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Chrome stops testing url path hiding

Chrome stops testing url path hiding

After about a year of tests in Google’s Chrome browser, there was no improvement in security. So the full URLs remain. With a current contribution to the source code, the development team of Google’s Chrome browser ends the experiments on the “simplified” representation of domains. Emily Stark, who is responsible for the work, writes as an explanation in the post: 

“This experiment has not changed any relevant safety metrics, so we will not roll it out.”

The tests to hide certain path information in the URL began around a year ago. Instead of, for example, the full URL path, the browser only displayed the domain in the so-called Omnibox of the browser. The technology was initially accidentally distributed in the Canary builds of the Chrome browser but could be controlled as an option using the so-called flags. These then ensured that the full URL was displayed when the mouse cursor was moved over the URL bar without having to click on it. Another option did not hide the path until the page was interacted with.

The introduction of the code and an urgent explanation were finally followed by officially announced tests of the functions. At the time, the Chromium team said: “

There are tons of ways that attackers can manipulate URLs to confuse users about the identity of a website, leading to widespread phishing, social engineering and fraud.”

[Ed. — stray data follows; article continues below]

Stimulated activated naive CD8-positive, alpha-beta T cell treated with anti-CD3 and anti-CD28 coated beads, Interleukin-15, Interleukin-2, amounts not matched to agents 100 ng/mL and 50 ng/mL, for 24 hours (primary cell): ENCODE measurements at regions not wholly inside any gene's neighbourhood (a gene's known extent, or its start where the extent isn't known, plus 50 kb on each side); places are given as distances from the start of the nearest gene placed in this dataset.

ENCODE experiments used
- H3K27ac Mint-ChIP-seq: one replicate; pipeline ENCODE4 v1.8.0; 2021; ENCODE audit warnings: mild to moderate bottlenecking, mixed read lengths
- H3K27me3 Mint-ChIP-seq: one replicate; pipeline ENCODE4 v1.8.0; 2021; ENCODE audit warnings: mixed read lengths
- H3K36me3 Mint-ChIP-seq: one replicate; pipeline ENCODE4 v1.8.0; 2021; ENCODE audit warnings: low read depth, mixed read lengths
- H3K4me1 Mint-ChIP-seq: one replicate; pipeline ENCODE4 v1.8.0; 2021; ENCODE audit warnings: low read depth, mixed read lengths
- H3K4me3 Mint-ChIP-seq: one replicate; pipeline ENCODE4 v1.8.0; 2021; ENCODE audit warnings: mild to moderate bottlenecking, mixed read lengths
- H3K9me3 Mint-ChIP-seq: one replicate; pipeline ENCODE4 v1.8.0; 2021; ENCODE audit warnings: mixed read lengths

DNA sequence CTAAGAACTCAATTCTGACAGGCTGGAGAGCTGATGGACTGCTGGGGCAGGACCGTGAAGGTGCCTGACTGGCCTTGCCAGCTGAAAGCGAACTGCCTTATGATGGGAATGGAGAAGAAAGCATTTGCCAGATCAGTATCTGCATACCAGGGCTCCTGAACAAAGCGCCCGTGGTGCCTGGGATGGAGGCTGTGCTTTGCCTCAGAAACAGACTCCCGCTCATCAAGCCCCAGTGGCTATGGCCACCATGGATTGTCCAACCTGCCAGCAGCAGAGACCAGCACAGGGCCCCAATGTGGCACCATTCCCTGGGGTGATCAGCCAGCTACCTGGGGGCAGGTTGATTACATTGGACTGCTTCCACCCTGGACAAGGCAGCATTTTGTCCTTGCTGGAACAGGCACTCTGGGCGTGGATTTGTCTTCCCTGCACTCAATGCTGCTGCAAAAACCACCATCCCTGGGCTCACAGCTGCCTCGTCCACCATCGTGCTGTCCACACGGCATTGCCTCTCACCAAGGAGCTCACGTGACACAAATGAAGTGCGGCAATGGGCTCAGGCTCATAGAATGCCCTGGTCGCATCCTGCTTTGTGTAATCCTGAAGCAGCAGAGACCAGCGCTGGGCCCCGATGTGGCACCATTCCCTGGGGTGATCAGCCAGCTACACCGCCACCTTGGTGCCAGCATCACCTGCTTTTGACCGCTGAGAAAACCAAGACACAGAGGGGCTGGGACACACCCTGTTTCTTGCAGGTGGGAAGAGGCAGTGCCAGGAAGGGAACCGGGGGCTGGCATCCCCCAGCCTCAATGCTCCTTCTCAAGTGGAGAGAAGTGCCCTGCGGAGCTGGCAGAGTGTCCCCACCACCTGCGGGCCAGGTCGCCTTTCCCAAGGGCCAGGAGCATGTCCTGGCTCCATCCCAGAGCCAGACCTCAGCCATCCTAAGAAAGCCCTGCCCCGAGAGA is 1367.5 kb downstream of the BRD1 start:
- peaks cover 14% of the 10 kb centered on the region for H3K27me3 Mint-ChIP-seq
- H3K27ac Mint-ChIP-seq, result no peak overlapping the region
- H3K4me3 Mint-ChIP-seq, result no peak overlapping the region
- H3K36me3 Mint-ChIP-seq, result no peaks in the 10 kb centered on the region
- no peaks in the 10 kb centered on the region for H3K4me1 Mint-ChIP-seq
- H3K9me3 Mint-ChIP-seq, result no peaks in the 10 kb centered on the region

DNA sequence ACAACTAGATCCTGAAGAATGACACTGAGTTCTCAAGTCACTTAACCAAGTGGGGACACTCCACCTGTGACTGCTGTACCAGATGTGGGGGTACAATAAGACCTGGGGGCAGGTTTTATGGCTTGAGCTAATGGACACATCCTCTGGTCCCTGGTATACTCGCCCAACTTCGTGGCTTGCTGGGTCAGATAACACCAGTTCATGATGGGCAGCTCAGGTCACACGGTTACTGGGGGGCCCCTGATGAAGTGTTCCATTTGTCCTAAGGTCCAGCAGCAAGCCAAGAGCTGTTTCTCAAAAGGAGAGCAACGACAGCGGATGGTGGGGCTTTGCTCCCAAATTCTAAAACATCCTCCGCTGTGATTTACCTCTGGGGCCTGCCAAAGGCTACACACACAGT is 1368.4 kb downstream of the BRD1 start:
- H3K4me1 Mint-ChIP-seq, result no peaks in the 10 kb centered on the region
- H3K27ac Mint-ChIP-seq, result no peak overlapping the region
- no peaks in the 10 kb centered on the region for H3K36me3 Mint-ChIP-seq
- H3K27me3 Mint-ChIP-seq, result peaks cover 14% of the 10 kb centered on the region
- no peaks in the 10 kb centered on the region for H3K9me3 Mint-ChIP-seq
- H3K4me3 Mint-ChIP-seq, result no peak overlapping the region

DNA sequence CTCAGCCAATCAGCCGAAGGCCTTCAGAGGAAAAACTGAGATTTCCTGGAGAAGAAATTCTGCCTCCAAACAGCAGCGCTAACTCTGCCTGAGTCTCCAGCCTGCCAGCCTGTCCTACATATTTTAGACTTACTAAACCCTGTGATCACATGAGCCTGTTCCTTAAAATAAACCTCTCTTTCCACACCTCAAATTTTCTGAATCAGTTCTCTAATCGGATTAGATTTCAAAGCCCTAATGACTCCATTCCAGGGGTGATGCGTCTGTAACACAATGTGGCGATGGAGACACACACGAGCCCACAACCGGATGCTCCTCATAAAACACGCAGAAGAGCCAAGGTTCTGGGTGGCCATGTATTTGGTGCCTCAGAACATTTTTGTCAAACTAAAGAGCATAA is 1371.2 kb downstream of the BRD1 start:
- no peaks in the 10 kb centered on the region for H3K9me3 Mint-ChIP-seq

Hiding the URL components should therefore help prevent these problems.

The experiments implemented as so-called field trials with a random selection of users have apparently not achieved the expected or desired effect. The team has therefore removed the code for the options and thus ends the experiments to hide the URL paths for the time being. It is unlikely that the responsible team will pursue the plan again in the medium term, so the current URL view should be preserved. 

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Richard Beard

Richard Beard

Richard is a full-time journalist at Perseus Promos, dealing with technology and business news. He regularly contributes to Time, Men's Health and VICE Media. His work has also been featured in Shape, Sports Illustrated, Food & Wine and many other stores. Domenico has received journalism awards from the Association of Professional Journalists and the State of Maryland.

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